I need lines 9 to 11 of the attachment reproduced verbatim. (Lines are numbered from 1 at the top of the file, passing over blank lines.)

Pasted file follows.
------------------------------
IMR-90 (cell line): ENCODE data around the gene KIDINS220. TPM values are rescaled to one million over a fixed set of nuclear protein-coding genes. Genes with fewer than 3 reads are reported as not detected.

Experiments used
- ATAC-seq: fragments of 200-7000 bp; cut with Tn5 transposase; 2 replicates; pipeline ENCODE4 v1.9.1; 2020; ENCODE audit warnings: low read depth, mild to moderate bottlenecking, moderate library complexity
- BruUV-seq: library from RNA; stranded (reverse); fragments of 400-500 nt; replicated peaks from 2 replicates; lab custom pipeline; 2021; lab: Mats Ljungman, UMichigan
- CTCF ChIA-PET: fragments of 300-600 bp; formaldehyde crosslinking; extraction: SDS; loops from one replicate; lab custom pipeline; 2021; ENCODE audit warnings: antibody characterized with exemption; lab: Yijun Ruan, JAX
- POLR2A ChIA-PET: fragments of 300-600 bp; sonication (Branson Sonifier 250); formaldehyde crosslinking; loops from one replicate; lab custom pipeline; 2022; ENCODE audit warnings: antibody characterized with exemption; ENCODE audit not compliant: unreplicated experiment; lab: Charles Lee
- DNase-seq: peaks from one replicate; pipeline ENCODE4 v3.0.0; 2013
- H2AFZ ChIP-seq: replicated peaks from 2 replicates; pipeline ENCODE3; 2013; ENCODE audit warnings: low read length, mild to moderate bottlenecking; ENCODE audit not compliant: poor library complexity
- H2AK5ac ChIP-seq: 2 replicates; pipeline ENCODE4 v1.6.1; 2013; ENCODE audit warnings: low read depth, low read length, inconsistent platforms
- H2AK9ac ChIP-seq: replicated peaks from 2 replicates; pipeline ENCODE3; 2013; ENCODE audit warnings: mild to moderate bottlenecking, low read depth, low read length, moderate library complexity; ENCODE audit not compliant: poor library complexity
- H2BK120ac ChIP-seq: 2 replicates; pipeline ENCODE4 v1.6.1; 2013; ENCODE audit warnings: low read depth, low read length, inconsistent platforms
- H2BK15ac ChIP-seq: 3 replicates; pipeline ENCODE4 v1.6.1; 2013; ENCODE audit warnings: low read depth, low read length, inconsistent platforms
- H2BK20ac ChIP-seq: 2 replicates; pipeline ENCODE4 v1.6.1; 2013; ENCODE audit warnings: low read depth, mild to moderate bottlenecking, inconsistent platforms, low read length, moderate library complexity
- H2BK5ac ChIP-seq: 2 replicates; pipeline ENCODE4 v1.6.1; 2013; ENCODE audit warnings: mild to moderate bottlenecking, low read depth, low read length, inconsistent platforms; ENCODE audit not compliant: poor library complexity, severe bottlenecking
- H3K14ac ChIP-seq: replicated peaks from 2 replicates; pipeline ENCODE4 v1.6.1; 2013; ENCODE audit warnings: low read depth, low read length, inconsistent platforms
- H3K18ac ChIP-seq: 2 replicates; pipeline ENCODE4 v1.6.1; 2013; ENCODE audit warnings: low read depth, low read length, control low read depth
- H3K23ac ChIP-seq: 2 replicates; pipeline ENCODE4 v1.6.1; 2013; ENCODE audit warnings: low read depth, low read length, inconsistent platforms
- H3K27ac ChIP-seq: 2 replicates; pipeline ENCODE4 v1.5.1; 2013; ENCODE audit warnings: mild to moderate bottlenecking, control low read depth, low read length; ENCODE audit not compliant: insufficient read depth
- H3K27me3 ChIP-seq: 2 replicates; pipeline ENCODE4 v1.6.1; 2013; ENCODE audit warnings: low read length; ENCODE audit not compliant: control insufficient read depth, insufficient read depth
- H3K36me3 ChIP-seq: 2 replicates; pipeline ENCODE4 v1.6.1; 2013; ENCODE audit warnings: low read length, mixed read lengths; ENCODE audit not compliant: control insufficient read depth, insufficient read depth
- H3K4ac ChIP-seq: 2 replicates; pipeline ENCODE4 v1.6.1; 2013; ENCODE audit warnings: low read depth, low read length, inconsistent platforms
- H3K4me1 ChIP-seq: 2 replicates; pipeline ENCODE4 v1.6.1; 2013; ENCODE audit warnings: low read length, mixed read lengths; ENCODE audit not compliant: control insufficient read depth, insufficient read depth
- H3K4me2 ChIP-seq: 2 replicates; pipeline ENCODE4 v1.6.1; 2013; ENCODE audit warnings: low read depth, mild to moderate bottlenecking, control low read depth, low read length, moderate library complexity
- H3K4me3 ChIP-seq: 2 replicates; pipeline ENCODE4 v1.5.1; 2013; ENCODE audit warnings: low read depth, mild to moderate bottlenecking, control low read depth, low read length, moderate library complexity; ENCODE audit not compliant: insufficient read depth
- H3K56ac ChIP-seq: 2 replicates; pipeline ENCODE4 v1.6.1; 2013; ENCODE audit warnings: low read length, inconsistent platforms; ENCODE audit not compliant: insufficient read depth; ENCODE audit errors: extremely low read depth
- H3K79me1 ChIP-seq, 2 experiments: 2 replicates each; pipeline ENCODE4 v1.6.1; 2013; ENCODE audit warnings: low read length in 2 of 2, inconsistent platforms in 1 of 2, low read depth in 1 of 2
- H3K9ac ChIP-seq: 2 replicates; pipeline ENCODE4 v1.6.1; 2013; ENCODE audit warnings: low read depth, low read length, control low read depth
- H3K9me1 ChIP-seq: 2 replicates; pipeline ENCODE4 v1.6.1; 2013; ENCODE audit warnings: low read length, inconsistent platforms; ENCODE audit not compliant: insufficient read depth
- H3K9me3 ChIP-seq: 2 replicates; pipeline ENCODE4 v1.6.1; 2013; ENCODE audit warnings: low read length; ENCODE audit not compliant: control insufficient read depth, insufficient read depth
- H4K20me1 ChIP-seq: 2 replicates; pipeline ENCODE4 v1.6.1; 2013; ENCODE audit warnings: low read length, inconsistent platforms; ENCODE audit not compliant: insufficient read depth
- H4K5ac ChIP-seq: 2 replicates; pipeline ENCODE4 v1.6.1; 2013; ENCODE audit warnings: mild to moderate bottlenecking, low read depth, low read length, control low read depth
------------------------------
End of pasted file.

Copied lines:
- H2AK5ac ChIP-seq: 2 replicates; pipeline ENCODE4 v1.6.1; 2013; ENCODE audit warnings: low read depth, low read length, inconsistent platforms
- H2AK9ac ChIP-seq: replicated peaks from 2 replicates; pipeline ENCODE3; 2013; ENCODE audit warnings: mild to moderate bottlenecking, low read depth, low read length, moderate library complexity; ENCODE audit not compliant: poor library complexity
- H2BK120ac ChIP-seq: 2 replicates; pipeline ENCODE4 v1.6.1; 2013; ENCODE audit warnings: low read depth, low read length, inconsistent platforms